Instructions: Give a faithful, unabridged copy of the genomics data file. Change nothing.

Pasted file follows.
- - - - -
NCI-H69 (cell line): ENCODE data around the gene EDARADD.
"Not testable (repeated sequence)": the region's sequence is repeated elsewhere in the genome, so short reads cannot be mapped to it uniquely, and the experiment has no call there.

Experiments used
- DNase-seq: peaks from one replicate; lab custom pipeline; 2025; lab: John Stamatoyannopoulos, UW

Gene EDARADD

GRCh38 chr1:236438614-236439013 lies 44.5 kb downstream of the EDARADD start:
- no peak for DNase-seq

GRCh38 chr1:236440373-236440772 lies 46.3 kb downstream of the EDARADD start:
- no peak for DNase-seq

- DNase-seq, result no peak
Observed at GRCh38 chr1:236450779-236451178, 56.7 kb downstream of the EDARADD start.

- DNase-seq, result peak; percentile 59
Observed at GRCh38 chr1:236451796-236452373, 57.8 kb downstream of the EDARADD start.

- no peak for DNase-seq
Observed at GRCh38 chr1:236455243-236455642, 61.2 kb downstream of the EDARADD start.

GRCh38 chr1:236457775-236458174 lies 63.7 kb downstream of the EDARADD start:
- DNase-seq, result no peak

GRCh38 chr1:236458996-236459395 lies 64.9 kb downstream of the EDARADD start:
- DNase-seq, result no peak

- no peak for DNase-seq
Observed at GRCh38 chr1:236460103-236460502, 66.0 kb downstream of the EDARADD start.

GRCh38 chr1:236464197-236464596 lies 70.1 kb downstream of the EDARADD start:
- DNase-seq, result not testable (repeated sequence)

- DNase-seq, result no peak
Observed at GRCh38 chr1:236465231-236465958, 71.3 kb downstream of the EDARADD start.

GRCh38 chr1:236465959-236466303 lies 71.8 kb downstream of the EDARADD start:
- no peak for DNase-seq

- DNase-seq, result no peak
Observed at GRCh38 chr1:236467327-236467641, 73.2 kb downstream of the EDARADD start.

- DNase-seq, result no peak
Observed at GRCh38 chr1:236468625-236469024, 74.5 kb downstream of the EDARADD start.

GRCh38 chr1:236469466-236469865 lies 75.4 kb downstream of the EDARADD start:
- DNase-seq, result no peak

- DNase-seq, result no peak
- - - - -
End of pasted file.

NCI-H69 (cell line): ENCODE data around the gene EDARADD.
"Not testable (repeated sequence)": the region's sequence is repeated elsewhere in the genome, so short reads cannot be mapped to it uniquely, and the experiment has no call there.

Experiments used
- DNase-seq: peaks from one replicate; lab custom pipeline; 2025; lab: John Stamatoyannopoulos, UW

Gene EDARADD

GRCh38 chr1:236438614-236439013 lies 44.5 kb downstream of the EDARADD start:
- no peak for DNase-seq

GRCh38 chr1:236440373-236440772 lies 46.3 kb downstream of the EDARADD start:
- no peak for DNase-seq

- DNase-seq, result no peak
Observed at GRCh38 chr1:236450779-236451178, 56.7 kb downstream of the EDARADD start.

- DNase-seq, result peak; percentile 59
Observed at GRCh38 chr1:236451796-236452373, 57.8 kb downstream of the EDARADD start.

- no peak for DNase-seq
Observed at GRCh38 chr1:236455243-236455642, 61.2 kb downstream of the EDARADD start.

GRCh38 chr1:236457775-236458174 lies 63.7 kb downstream of the EDARADD start:
- DNase-seq, result no peak

GRCh38 chr1:236458996-236459395 lies 64.9 kb downstream of the EDARADD start:
- DNase-seq, result no peak

- no peak for DNase-seq
Observed at GRCh38 chr1:236460103-236460502, 66.0 kb downstream of the EDARADD start.

GRCh38 chr1:236464197-236464596 lies 70.1 kb downstream of the EDARADD start:
- DNase-seq, result not testable (repeated sequence)

- DNase-seq, result no peak
Observed at GRCh38 chr1:236465231-236465958, 71.3 kb downstream of the EDARADD start.

GRCh38 chr1:236465959-236466303 lies 71.8 kb downstream of the EDARADD start:
- no peak for DNase-seq

- DNase-seq, result no peak
Observed at GRCh38 chr1:236467327-236467641, 73.2 kb downstream of the EDARADD start.

- DNase-seq, result no peak
Observed at GRCh38 chr1:236468625-236469024, 74.5 kb downstream of the EDARADD start.

GRCh38 chr1:236469466-236469865 lies 75.4 kb downstream of the EDARADD start:
- DNase-seq, result no peak

- DNase-seq, result no peak